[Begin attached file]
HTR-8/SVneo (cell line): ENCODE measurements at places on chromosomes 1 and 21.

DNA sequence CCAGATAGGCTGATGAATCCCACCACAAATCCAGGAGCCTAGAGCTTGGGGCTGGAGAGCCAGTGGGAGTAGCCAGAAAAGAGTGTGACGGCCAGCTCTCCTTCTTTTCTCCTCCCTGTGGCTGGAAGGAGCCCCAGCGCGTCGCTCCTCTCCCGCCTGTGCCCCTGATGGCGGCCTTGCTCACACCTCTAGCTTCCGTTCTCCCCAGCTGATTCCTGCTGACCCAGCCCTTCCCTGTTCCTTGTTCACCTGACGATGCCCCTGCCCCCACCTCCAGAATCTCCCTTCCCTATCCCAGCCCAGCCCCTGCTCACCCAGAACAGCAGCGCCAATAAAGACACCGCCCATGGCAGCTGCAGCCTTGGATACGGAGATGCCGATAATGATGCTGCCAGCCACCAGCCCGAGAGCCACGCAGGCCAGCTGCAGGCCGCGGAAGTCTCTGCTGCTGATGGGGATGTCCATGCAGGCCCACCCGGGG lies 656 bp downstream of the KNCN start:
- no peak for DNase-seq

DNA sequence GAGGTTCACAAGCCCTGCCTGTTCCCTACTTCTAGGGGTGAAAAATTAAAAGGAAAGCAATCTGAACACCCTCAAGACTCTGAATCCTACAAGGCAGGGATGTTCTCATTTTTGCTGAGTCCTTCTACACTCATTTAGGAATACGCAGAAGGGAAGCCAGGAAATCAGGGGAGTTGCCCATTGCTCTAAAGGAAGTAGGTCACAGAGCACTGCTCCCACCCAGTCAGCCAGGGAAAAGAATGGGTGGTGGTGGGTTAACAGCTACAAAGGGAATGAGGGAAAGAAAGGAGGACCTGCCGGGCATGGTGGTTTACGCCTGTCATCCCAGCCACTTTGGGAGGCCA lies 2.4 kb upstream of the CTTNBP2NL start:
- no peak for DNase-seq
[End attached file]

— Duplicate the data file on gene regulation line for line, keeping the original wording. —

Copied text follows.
HTR-8/SVneo (cell line): ENCODE measurements at places on chromosomes 1 and 21.

DNA sequence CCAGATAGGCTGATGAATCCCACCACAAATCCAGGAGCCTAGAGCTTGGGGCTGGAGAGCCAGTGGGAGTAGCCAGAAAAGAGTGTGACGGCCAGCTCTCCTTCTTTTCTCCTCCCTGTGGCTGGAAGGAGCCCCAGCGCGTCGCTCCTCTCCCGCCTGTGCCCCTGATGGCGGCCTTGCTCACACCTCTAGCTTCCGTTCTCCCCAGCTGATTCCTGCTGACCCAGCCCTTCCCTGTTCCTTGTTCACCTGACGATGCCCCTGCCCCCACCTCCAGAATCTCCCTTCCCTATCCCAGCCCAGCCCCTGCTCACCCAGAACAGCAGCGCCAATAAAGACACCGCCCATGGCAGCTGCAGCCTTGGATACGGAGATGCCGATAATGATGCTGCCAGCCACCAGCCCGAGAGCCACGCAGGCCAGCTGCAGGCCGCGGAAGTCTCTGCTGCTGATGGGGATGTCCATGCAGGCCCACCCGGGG lies 656 bp downstream of the KNCN start:
- no peak for DNase-seq

DNA sequence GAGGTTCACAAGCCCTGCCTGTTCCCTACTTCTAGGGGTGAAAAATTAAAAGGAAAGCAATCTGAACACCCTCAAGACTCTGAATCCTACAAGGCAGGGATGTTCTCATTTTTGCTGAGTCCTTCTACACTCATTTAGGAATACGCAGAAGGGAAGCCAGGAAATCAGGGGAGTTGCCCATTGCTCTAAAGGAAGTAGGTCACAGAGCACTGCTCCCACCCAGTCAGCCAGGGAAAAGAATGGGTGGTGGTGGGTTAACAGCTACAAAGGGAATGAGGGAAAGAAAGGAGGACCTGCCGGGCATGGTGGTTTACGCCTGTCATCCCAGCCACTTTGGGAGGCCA lies 2.4 kb upstream of the CTTNBP2NL start:
- no peak for DNase-seq